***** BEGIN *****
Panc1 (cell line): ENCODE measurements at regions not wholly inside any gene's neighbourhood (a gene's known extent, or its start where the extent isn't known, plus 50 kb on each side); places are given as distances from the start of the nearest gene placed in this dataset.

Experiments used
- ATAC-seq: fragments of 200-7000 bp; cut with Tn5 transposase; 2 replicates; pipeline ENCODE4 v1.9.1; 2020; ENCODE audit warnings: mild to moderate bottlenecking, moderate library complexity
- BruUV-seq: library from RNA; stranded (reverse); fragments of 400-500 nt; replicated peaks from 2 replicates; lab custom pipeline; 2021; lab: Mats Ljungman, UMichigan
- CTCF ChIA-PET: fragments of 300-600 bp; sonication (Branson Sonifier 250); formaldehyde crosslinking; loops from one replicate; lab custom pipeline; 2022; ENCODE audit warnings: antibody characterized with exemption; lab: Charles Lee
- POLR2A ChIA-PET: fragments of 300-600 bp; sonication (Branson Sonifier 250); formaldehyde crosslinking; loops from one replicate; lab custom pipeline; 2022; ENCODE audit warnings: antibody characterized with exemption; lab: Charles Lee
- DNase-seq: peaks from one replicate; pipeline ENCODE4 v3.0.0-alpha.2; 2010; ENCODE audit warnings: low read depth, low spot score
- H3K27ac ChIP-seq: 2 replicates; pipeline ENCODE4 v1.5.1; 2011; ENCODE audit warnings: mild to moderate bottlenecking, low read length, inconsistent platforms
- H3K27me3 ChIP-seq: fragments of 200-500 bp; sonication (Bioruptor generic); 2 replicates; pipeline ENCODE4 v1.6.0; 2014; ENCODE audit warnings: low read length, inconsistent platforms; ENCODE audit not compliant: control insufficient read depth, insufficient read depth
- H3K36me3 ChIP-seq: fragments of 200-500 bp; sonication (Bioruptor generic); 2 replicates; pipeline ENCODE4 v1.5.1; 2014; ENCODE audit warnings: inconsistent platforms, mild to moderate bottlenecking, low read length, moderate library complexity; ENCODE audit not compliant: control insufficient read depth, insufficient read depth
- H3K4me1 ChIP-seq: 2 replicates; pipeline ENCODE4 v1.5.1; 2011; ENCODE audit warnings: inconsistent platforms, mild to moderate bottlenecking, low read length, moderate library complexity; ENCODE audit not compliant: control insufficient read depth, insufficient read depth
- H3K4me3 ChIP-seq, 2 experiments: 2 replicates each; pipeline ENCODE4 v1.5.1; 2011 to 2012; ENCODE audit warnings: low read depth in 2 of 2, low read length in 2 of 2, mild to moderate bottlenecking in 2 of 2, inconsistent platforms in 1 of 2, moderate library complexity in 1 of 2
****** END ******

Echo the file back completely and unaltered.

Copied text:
Panc1 (cell line): ENCODE measurements at regions not wholly inside any gene's neighbourhood (a gene's known extent, or its start where the extent isn't known, plus 50 kb on each side); places are given as distances from the start of the nearest gene placed in this dataset.

Experiments used
- ATAC-seq: fragments of 200-7000 bp; cut with Tn5 transposase; 2 replicates; pipeline ENCODE4 v1.9.1; 2020; ENCODE audit warnings: mild to moderate bottlenecking, moderate library complexity
- BruUV-seq: library from RNA; stranded (reverse); fragments of 400-500 nt; replicated peaks from 2 replicates; lab custom pipeline; 2021; lab: Mats Ljungman, UMichigan
- CTCF ChIA-PET: fragments of 300-600 bp; sonication (Branson Sonifier 250); formaldehyde crosslinking; loops from one replicate; lab custom pipeline; 2022; ENCODE audit warnings: antibody characterized with exemption; lab: Charles Lee
- POLR2A ChIA-PET: fragments of 300-600 bp; sonication (Branson Sonifier 250); formaldehyde crosslinking; loops from one replicate; lab custom pipeline; 2022; ENCODE audit warnings: antibody characterized with exemption; lab: Charles Lee
- DNase-seq: peaks from one replicate; pipeline ENCODE4 v3.0.0-alpha.2; 2010; ENCODE audit warnings: low read depth, low spot score
- H3K27ac ChIP-seq: 2 replicates; pipeline ENCODE4 v1.5.1; 2011; ENCODE audit warnings: mild to moderate bottlenecking, low read length, inconsistent platforms
- H3K27me3 ChIP-seq: fragments of 200-500 bp; sonication (Bioruptor generic); 2 replicates; pipeline ENCODE4 v1.6.0; 2014; ENCODE audit warnings: low read length, inconsistent platforms; ENCODE audit not compliant: control insufficient read depth, insufficient read depth
- H3K36me3 ChIP-seq: fragments of 200-500 bp; sonication (Bioruptor generic); 2 replicates; pipeline ENCODE4 v1.5.1; 2014; ENCODE audit warnings: inconsistent platforms, mild to moderate bottlenecking, low read length, moderate library complexity; ENCODE audit not compliant: control insufficient read depth, insufficient read depth
- H3K4me1 ChIP-seq: 2 replicates; pipeline ENCODE4 v1.5.1; 2011; ENCODE audit warnings: inconsistent platforms, mild to moderate bottlenecking, low read length, moderate library complexity; ENCODE audit not compliant: control insufficient read depth, insufficient read depth
- H3K4me3 ChIP-seq, 2 experiments: 2 replicates each; pipeline ENCODE4 v1.5.1; 2011 to 2012; ENCODE audit warnings: low read depth in 2 of 2, low read length in 2 of 2, mild to moderate bottlenecking in 2 of 2, inconsistent platforms in 1 of 2, moderate library complexity in 1 of 2